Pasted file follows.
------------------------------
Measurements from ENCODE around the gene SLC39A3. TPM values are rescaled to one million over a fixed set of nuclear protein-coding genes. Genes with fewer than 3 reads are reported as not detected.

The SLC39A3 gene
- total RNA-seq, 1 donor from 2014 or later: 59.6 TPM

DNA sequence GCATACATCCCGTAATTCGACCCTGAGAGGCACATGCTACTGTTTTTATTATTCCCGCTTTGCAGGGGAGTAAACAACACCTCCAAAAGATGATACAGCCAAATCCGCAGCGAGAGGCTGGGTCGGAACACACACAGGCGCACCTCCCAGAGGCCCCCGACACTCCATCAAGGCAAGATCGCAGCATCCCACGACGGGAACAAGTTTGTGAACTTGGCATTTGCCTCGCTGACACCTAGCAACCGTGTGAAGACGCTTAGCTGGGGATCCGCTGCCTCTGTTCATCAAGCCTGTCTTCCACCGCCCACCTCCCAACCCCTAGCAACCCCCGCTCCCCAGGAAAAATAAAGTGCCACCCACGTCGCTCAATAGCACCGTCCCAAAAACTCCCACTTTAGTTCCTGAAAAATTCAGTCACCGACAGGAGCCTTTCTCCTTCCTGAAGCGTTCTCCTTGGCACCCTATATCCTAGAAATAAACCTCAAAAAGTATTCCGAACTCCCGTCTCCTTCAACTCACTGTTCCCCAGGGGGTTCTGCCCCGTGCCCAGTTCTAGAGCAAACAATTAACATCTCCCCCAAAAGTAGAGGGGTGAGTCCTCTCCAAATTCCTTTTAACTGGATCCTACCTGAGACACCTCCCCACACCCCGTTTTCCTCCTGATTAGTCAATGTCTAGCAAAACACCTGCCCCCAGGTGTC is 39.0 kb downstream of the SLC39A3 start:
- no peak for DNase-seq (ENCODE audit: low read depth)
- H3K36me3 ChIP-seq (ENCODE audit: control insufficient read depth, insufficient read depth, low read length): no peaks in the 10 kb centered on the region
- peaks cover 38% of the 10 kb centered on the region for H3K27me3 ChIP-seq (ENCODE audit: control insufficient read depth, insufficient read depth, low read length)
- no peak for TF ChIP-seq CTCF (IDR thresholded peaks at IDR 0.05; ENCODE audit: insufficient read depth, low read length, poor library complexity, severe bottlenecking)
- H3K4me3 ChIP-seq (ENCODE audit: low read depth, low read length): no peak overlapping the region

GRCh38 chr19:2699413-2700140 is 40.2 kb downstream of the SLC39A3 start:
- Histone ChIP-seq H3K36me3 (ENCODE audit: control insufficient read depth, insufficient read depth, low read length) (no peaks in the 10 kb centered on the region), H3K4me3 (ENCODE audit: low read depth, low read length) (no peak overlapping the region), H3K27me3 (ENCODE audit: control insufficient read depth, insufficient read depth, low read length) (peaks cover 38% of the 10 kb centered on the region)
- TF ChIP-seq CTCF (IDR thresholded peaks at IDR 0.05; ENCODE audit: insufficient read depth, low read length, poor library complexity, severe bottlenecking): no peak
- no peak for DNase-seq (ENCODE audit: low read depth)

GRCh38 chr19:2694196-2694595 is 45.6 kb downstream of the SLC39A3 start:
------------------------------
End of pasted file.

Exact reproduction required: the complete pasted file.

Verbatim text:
Measurements from ENCODE around the gene SLC39A3. TPM values are rescaled to one million over a fixed set of nuclear protein-coding genes. Genes with fewer than 3 reads are reported as not detected.

The SLC39A3 gene
- total RNA-seq, 1 donor from 2014 or later: 59.6 TPM

DNA sequence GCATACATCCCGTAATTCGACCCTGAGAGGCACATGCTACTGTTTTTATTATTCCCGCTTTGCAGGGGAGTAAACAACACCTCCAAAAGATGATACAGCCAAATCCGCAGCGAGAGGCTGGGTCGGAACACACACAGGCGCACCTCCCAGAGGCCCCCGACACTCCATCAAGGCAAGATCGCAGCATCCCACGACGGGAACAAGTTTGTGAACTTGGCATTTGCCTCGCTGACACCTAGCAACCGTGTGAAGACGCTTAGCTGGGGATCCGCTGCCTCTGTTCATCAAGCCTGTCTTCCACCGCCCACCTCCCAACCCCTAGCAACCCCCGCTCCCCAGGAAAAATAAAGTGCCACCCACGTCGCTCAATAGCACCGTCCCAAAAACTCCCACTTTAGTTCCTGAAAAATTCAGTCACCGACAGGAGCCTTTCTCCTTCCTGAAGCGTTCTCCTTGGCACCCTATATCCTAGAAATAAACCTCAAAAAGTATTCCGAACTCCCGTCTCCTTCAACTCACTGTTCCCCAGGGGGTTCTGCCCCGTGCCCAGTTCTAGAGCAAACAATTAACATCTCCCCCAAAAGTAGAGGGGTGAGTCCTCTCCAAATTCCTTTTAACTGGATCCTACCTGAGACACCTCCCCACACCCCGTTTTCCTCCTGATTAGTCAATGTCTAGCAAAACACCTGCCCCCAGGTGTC is 39.0 kb downstream of the SLC39A3 start:
- no peak for DNase-seq (ENCODE audit: low read depth)
- H3K36me3 ChIP-seq (ENCODE audit: control insufficient read depth, insufficient read depth, low read length): no peaks in the 10 kb centered on the region
- peaks cover 38% of the 10 kb centered on the region for H3K27me3 ChIP-seq (ENCODE audit: control insufficient read depth, insufficient read depth, low read length)
- no peak for TF ChIP-seq CTCF (IDR thresholded peaks at IDR 0.05; ENCODE audit: insufficient read depth, low read length, poor library complexity, severe bottlenecking)
- H3K4me3 ChIP-seq (ENCODE audit: low read depth, low read length): no peak overlapping the region

GRCh38 chr19:2699413-2700140 is 40.2 kb downstream of the SLC39A3 start:
- Histone ChIP-seq H3K36me3 (ENCODE audit: control insufficient read depth, insufficient read depth, low read length) (no peaks in the 10 kb centered on the region), H3K4me3 (ENCODE audit: low read depth, low read length) (no peak overlapping the region), H3K27me3 (ENCODE audit: control insufficient read depth, insufficient read depth, low read length) (peaks cover 38% of the 10 kb centered on the region)
- TF ChIP-seq CTCF (IDR thresholded peaks at IDR 0.05; ENCODE audit: insufficient read depth, low read length, poor library complexity, severe bottlenecking): no peak
- no peak for DNase-seq (ENCODE audit: low read depth)

GRCh38 chr19:2694196-2694595 is 45.6 kb downstream of the SLC39A3 start: